The farmer had recently purchased the machine in anticipation of the coming harvest and with much eagerness looked forward to put it into use. He had contracted with several of his neighbors that he would be able to do their barley and wheat and had promised a timely and high quality job of threshing with the new machine. However, as he began in his own field to obtain proper adjustment and operating procedure, something was definitely amiss. The new thresher required abnormal amounts of power to operate and as the crop was fed in, adequate operating speed could not be maintained. As a result, the grain sample was filled with chaff and the chaff contained way too much grain. Stubbornly, the farmer fought with adjustments and lubrication. He was outside and inside the cursed machine as the blazing July sun coaxed his oozing perspiration through his clothing. His resultant harvest from the first day amounted only to the dirt and chaff clinging to his sweaty body and his frustration clinging to everything else. NOW was the time to call on the manufacturer!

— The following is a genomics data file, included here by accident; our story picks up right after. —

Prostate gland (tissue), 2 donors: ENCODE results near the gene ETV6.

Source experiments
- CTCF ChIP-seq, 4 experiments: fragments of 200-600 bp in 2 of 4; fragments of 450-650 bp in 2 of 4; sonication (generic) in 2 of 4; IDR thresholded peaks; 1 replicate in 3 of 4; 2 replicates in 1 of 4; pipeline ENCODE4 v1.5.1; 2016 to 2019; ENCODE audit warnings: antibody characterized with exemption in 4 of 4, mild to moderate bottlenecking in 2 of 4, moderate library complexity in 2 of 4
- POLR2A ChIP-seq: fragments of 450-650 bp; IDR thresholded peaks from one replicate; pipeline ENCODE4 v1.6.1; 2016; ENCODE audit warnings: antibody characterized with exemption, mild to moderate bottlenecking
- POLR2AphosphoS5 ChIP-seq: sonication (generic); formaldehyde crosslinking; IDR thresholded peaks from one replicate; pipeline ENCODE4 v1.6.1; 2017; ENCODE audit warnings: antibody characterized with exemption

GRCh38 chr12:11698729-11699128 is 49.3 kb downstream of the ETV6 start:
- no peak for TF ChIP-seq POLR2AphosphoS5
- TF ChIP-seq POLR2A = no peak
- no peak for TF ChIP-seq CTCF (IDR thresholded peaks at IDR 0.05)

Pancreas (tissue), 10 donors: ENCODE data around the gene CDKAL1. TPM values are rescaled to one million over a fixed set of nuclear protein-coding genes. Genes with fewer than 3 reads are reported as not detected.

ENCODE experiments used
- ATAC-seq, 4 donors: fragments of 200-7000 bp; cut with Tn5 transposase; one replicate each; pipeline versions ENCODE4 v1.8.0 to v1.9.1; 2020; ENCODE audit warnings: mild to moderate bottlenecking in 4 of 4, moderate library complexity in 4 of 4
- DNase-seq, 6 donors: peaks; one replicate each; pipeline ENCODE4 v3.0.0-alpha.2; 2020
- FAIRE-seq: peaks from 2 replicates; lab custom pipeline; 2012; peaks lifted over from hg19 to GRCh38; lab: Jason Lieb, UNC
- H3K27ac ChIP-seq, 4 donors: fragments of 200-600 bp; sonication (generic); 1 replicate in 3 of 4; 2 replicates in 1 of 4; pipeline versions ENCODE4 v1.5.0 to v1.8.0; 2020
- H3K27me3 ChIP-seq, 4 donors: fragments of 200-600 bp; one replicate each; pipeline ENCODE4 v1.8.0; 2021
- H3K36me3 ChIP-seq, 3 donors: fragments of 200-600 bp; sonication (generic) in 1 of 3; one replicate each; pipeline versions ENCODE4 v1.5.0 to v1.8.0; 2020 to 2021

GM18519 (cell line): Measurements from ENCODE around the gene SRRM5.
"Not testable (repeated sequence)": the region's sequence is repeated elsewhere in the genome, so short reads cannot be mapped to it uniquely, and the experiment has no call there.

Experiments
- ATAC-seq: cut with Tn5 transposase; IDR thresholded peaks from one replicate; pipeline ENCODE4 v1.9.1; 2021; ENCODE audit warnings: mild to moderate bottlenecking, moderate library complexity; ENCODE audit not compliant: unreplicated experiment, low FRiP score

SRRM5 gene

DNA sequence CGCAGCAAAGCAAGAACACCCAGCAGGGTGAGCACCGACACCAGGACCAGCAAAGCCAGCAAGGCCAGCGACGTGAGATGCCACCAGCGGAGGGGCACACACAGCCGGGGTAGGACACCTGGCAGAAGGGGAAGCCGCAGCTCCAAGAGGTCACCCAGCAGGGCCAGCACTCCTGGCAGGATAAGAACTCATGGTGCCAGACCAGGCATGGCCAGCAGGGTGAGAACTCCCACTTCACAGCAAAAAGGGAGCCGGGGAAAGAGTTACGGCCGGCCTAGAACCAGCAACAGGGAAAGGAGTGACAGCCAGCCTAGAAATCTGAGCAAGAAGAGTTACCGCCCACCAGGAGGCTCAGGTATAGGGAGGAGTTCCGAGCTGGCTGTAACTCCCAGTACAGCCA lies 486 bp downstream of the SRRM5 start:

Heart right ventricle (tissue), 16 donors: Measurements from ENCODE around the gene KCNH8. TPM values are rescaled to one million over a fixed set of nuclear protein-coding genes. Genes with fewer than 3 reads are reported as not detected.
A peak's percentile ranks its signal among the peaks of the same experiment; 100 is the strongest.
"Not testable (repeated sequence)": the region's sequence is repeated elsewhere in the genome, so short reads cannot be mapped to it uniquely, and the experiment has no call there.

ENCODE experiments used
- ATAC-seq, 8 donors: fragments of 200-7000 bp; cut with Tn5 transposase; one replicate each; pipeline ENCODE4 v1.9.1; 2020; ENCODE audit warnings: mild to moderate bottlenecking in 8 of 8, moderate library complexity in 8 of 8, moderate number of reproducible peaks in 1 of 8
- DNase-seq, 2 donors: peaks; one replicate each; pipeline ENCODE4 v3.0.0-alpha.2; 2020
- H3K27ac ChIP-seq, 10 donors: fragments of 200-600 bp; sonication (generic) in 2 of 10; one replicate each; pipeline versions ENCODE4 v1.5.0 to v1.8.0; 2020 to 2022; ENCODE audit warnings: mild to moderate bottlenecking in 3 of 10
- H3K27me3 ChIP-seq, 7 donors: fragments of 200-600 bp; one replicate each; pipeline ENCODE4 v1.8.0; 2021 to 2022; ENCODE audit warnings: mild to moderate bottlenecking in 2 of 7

Case Threshing Machine Co had dealt with dissatisfied farmers previously and understood their very livelihood was submitted to a timely harvest. They also knew that generally an inexperienced operator was to blame, and with a little bit of training and adjustment all would be well. Case immediately dispatched one of his most trusted field mechanics to Faribault to remedy the situation. Despite the presence of the trained technician, the thresher still refused to comply to normalcy. It continued to consume great power but produced piles of trash. With the second day's setting sun, harvest yield exactly doubled that of the first day in terms of blood, sweat, profanity, and an ugly barley pile.